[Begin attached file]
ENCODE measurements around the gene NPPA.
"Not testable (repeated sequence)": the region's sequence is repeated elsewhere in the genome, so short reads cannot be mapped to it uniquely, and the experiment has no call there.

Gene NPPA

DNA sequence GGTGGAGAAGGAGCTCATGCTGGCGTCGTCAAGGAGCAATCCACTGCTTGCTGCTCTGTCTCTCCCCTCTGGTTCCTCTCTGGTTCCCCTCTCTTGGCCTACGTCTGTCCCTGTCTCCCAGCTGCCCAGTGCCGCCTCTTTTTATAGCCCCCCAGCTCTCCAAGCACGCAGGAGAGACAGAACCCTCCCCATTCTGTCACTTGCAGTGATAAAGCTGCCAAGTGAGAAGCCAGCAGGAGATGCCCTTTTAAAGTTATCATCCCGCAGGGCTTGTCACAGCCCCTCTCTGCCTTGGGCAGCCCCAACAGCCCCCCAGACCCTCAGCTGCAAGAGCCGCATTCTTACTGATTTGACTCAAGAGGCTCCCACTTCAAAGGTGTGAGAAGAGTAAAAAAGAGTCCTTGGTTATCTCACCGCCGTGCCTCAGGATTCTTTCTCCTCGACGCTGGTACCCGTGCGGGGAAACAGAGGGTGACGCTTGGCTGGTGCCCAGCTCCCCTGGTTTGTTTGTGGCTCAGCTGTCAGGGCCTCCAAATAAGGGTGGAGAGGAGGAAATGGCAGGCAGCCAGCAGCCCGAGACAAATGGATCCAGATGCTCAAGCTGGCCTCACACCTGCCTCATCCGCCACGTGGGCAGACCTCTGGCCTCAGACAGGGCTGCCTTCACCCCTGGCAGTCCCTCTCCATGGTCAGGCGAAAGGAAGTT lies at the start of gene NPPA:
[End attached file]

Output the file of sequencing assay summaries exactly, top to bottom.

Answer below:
ENCODE measurements around the gene NPPA.
"Not testable (repeated sequence)": the region's sequence is repeated elsewhere in the genome, so short reads cannot be mapped to it uniquely, and the experiment has no call there.

Gene NPPA

DNA sequence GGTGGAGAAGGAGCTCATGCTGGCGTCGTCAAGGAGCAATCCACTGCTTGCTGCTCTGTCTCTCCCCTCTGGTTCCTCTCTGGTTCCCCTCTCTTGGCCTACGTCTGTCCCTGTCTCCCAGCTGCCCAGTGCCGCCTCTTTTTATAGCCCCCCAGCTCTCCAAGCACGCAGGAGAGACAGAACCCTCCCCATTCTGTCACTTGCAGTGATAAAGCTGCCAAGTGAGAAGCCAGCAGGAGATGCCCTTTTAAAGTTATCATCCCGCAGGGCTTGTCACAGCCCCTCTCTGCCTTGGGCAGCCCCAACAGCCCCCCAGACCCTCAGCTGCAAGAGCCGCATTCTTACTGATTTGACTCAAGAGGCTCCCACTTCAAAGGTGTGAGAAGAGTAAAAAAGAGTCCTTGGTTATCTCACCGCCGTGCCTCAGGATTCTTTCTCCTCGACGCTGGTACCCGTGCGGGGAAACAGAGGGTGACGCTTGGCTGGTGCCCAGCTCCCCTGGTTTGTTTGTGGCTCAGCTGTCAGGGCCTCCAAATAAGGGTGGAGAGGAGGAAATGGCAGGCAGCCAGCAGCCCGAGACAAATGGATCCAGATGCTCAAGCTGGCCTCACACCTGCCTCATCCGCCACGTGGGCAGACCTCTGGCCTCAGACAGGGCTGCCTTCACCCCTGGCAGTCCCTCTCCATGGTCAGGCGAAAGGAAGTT lies at the start of gene NPPA: